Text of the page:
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~ French Literature and Art ~

French Literature and Art, Part I : Romanticism



90 minutes


After this seminar, you'll know all there is to know about : Romantic Art, Romantic Literature, Alexandre Dumas, Victor Hugo, Les Misérables,  Ingres, David, Géricault, Delacroix, Raft of the Medusa, Liberty Guiding the People.

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The 19th century was one of the most culturally rich, and politically intense, periods in French history. After many centuries of rethinking and reinterpreting the classical ideals of the Ancient Greek and Roman civilizations, artists and intellectuals from all walks of life came together to create an all-new vision for literature and art, intimately connected with the political events of the moment and the newly-emerging modern world.


During this 3-part course, we will explore the world of French literature and painting at this exciting time in history, and see how the many artistic currents that arose during this time aimed to find new forms of self-expression while also reflecting the tense political atmostphere. We'll look at three main periods of the century, and the respective literary and artistic movements that arose, one after the other, in the quest for truth, modernity, and self-expression : Romanticism, with its violent passions and tragic nostalgia for the past ; Realism, an honest inquiry into the social norms of the lower and middle classes ; and Naturalism, a literary movement based on scientific observation, intimately linked to the revolutionary new artistic current introduced by Monet and Renoir : Impressionism.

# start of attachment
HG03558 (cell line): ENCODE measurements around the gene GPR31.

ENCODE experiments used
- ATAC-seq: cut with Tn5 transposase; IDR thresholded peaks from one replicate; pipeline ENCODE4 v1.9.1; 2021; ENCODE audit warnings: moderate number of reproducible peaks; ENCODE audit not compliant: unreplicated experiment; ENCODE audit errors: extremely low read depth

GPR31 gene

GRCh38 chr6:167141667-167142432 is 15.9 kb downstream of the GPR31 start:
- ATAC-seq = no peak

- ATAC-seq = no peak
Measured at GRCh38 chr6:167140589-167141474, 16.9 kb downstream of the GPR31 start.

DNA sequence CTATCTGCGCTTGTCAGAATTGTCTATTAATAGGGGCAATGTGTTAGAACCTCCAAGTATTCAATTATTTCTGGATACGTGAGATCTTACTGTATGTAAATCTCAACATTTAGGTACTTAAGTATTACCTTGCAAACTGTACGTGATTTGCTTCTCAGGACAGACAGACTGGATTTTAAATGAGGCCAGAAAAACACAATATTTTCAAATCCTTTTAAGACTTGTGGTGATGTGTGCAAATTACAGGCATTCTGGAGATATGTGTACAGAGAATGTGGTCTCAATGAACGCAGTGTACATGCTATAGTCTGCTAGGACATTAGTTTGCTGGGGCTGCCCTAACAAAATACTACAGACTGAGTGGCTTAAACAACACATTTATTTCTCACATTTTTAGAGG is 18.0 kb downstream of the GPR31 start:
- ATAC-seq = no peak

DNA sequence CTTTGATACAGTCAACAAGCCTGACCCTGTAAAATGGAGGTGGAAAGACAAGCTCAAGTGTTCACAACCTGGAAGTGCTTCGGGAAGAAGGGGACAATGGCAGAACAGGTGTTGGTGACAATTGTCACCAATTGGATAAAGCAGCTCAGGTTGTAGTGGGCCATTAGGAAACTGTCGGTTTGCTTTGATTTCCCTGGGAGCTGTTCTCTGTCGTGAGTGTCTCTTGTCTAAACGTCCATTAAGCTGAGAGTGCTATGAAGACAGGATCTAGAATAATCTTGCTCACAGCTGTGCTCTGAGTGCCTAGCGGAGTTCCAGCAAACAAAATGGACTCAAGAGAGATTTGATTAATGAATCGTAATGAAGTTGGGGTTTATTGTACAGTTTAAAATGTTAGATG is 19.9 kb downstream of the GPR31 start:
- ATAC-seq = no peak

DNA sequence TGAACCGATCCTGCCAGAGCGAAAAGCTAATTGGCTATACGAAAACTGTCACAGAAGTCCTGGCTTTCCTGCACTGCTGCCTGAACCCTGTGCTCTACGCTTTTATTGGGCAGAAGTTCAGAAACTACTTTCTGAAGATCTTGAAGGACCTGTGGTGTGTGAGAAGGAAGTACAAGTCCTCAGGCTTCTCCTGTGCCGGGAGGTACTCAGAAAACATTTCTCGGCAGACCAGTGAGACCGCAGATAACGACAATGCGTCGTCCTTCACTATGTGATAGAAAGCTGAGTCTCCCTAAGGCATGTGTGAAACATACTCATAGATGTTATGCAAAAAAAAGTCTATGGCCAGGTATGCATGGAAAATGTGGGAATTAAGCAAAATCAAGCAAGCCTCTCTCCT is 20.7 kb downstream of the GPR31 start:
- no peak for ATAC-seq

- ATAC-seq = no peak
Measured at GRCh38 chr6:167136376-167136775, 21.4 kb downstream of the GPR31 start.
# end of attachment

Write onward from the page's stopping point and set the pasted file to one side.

Join Sandra on a journey through the 19th century and discover how the ups and downs of post-Revolutionary France led to the most innovative artistic movement the world had ever seen.

Lecture I : Romanticism

Both a literary and an artistic movement, Romanticism appeared on the scene in the aftermath of the French Revolution and materialized as a rebellion against the rigid rules Neo-classical art as mandated by Napoleon I. Writers and artists alike began to seek freer forms of expression, using their creation as an outlet for the intense, dramatic, and sometimes violent emotions vehemently repressed and disapproved of in the official state regime. We'll see how political events influenced artistic and literary expression, and explore the works of the most renowned intellectuals of the perid : Victor Hugo and his Les Misérables and Notre-Dame de Paris, Alexandre Dumas and his Three Musketeers, Ingres and his Grande Odalisque, Delacroix and his Raft of the Medusa... What did these artists have in common, and how did the Romantic movement prepare the terrain for generations of artists and writers to come?

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